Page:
My childhood in that regard was tricky, and it unfortunately caused some damage during my transition into adolescence. There eventually came a point when I just didn’t care about what people thought, and my parents had a heavy had in getting me to that point. Straddling the line between two cultures became easier, and eventually something I thought less about. The biggest relief was ridding the shame I felt toward my “Africanness” as a child. Being African is absolutely the most beautiful thing to me.



On your blog, you mention that you hadn’t been back to Senegal in ten years. What prompted your visit back home? What was the experience like?



What prompted me to go to Senegal was simply realizing that I no longer had the excuse not to go. The last time I was there, I was 13 or 14. The fact that I was approaching the ten-year mark of not being in Senegal was incredibly important and symbolic to me. I decided that I wouldn’t let another year pass without going to Senegal. The possibility of my grandmother’s dying without a chance to see them again started to weigh heavily on me.

Both my grandfathers died when I was younger. One of them I’ve only seen once, the other I’ve seen twice. I regret that I wasn’t able to get to know my grandfathers. The reasons for the 10- year gap vary, but I will attribute them to the unfortunate ills of migration. It wasn’t always easy for my parents to take my siblings and I to Senegal often. Those opportunities did not always present themselves. It’s a sad realization to know that you can’t go home and see your family as often as you would like to, for reasons beyond your control.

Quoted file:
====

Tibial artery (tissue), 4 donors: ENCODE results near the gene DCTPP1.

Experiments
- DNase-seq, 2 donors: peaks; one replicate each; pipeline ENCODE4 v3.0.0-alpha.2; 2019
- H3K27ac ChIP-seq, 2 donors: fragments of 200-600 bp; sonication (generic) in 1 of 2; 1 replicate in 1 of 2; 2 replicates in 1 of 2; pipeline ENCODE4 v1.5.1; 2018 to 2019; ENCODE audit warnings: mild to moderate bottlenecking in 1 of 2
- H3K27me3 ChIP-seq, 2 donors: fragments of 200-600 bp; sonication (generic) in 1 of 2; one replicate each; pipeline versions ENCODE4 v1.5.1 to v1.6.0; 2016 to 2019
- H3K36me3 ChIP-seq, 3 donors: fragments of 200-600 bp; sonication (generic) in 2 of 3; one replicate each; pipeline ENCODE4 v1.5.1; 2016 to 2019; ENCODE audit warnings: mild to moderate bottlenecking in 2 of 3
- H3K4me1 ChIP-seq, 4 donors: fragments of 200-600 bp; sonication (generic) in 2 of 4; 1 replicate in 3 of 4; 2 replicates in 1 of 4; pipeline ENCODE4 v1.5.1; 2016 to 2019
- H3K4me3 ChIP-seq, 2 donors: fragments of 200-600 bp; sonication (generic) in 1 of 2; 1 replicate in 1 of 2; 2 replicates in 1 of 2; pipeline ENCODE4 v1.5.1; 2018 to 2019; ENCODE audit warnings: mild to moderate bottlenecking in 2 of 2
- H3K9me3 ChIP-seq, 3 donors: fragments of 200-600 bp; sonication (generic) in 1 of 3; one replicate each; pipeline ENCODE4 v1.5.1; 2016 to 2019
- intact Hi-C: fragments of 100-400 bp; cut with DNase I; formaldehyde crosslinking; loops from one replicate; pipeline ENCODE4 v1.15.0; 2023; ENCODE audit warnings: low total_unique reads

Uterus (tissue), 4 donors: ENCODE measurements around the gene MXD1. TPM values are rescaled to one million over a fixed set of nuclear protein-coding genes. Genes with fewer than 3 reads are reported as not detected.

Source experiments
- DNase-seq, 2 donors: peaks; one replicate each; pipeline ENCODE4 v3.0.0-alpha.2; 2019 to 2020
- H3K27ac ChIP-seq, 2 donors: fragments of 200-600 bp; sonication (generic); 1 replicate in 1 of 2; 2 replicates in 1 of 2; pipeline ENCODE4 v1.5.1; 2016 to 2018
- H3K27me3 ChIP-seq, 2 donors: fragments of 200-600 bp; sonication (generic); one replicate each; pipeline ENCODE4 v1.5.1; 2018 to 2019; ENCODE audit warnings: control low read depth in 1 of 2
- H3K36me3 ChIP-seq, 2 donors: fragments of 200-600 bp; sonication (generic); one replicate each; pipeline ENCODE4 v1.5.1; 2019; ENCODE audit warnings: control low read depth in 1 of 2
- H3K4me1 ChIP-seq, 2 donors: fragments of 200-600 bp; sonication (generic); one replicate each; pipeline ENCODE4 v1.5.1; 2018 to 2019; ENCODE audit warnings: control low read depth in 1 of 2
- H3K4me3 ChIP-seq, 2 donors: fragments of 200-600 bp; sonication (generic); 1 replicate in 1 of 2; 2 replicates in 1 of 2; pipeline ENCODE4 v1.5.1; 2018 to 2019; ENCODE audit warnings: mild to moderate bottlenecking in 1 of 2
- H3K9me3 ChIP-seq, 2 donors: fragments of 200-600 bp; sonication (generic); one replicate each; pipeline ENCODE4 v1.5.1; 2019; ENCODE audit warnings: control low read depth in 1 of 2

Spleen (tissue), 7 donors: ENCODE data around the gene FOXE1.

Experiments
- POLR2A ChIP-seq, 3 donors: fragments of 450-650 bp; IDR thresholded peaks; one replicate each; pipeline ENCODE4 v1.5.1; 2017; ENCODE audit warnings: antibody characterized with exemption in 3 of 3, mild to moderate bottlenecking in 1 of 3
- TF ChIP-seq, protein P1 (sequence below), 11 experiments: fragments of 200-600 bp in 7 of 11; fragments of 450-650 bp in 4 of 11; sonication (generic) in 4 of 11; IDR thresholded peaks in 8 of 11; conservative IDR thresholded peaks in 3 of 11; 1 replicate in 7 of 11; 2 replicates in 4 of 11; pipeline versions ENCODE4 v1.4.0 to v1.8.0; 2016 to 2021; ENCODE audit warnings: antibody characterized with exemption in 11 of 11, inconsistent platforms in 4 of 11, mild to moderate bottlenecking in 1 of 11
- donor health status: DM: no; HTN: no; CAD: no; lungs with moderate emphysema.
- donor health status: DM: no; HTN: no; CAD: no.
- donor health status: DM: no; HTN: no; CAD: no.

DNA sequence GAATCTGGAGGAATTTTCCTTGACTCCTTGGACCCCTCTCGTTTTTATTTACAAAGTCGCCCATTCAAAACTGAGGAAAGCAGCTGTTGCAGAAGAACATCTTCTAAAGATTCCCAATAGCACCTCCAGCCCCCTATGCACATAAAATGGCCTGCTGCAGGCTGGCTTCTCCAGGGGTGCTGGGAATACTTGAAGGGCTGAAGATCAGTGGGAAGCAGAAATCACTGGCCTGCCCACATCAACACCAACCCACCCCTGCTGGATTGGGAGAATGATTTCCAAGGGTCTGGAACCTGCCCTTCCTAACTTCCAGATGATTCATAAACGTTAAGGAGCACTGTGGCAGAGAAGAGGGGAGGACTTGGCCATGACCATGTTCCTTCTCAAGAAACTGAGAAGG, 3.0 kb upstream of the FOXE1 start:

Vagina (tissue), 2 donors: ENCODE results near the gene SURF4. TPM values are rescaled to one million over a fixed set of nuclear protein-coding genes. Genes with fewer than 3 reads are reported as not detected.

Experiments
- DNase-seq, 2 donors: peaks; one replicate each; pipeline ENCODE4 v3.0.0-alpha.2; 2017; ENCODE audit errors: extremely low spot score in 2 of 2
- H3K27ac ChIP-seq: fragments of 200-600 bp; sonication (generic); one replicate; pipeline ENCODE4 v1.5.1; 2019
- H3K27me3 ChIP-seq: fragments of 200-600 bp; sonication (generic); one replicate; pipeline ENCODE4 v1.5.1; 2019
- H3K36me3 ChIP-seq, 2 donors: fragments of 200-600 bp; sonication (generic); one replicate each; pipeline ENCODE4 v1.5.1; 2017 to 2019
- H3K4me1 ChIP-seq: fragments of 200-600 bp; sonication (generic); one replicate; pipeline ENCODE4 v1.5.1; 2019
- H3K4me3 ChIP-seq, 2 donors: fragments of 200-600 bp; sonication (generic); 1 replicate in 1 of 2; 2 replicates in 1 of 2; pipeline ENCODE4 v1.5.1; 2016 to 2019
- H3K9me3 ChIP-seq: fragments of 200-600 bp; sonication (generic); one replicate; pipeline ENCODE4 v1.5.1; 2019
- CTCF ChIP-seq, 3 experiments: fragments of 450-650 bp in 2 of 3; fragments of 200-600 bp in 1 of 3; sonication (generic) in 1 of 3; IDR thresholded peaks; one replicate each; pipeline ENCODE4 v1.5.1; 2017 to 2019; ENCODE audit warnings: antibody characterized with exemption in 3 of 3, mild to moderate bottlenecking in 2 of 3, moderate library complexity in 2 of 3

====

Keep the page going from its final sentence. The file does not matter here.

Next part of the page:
So I decided, now that I’m older, nothing was to stop me from going back home and seeing my family. I wanted to get closer to my family, especially with my grandmothers, and develop a real relationship. I wanted to deepen my sense of self and rediscover my roots. It was also important for me to make this trip so that I could see the socio-economic issues of the country with my own eyes, especially as they pertain to children and youth. Much of my graduate research is centered particularly on Senegal, so being on the ground was necessary for the work I’m doing academically, and aim to do professionally.



During your trip back to Senegal you visually documented your stay there by taking and sharing photos on instagram. Was this something you decided before travelling, or was it done on more of a whim?